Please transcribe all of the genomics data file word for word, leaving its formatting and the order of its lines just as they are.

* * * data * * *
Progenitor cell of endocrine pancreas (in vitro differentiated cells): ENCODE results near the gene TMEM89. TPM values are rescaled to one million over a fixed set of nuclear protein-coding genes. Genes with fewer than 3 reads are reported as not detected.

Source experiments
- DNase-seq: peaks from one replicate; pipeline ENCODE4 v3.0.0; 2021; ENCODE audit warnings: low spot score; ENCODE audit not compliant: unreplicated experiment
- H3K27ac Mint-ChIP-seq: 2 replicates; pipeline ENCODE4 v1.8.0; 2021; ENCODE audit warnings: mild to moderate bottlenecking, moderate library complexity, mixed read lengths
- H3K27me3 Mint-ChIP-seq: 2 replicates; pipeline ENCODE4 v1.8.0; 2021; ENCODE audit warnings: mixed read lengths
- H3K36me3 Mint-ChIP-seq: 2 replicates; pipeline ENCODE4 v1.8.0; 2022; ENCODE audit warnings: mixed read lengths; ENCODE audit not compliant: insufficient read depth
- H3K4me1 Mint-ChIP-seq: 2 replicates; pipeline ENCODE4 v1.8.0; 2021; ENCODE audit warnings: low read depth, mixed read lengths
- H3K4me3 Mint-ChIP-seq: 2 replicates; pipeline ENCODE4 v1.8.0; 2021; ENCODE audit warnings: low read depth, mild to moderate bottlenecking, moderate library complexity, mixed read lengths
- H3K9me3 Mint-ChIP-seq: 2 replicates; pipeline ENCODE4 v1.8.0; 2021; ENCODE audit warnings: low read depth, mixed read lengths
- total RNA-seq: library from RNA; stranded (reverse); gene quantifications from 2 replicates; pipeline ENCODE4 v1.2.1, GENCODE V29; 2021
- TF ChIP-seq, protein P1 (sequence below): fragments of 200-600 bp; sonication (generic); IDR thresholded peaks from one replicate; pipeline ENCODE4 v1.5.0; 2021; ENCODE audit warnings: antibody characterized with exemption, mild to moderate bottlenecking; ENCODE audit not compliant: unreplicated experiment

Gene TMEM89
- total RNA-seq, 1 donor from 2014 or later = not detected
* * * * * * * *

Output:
Progenitor cell of endocrine pancreas (in vitro differentiated cells): ENCODE results near the gene TMEM89. TPM values are rescaled to one million over a fixed set of nuclear protein-coding genes. Genes with fewer than 3 reads are reported as not detected.

Source experiments
- DNase-seq: peaks from one replicate; pipeline ENCODE4 v3.0.0; 2021; ENCODE audit warnings: low spot score; ENCODE audit not compliant: unreplicated experiment
- H3K27ac Mint-ChIP-seq: 2 replicates; pipeline ENCODE4 v1.8.0; 2021; ENCODE audit warnings: mild to moderate bottlenecking, moderate library complexity, mixed read lengths
- H3K27me3 Mint-ChIP-seq: 2 replicates; pipeline ENCODE4 v1.8.0; 2021; ENCODE audit warnings: mixed read lengths
- H3K36me3 Mint-ChIP-seq: 2 replicates; pipeline ENCODE4 v1.8.0; 2022; ENCODE audit warnings: mixed read lengths; ENCODE audit not compliant: insufficient read depth
- H3K4me1 Mint-ChIP-seq: 2 replicates; pipeline ENCODE4 v1.8.0; 2021; ENCODE audit warnings: low read depth, mixed read lengths
- H3K4me3 Mint-ChIP-seq: 2 replicates; pipeline ENCODE4 v1.8.0; 2021; ENCODE audit warnings: low read depth, mild to moderate bottlenecking, moderate library complexity, mixed read lengths
- H3K9me3 Mint-ChIP-seq: 2 replicates; pipeline ENCODE4 v1.8.0; 2021; ENCODE audit warnings: low read depth, mixed read lengths
- total RNA-seq: library from RNA; stranded (reverse); gene quantifications from 2 replicates; pipeline ENCODE4 v1.2.1, GENCODE V29; 2021
- TF ChIP-seq, protein P1 (sequence below): fragments of 200-600 bp; sonication (generic); IDR thresholded peaks from one replicate; pipeline ENCODE4 v1.5.0; 2021; ENCODE audit warnings: antibody characterized with exemption, mild to moderate bottlenecking; ENCODE audit not compliant: unreplicated experiment

Gene TMEM89
- total RNA-seq, 1 donor from 2014 or later = not detected